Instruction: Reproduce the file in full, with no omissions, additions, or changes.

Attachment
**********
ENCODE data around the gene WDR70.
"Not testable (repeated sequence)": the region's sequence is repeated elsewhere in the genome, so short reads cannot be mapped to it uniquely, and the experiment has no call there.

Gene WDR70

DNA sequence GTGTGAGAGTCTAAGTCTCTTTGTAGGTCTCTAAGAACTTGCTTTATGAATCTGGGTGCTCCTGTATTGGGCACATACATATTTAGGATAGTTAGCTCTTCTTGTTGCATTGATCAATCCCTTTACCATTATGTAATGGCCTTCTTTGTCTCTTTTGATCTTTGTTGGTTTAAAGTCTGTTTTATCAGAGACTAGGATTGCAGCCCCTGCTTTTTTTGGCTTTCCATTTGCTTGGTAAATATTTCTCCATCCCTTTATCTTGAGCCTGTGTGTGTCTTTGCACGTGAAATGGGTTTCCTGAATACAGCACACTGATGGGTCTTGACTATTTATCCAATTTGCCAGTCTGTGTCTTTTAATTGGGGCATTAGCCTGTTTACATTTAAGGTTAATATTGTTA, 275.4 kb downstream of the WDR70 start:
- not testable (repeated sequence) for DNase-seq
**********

ENCODE data around the gene WDR70.
"Not testable (repeated sequence)": the region's sequence is repeated elsewhere in the genome, so short reads cannot be mapped to it uniquely, and the experiment has no call there.

Gene WDR70

DNA sequence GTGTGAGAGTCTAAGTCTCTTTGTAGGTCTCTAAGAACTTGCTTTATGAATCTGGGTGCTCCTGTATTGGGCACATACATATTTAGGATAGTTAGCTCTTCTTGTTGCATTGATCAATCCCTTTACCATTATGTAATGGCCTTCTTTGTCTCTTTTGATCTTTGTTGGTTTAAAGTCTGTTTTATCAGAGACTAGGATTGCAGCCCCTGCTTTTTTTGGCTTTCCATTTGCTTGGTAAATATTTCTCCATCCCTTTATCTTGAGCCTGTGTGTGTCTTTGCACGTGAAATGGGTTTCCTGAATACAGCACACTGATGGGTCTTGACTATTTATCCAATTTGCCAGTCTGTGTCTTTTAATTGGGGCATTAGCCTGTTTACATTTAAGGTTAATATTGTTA, 275.4 kb downstream of the WDR70 start:
- not testable (repeated sequence) for DNase-seq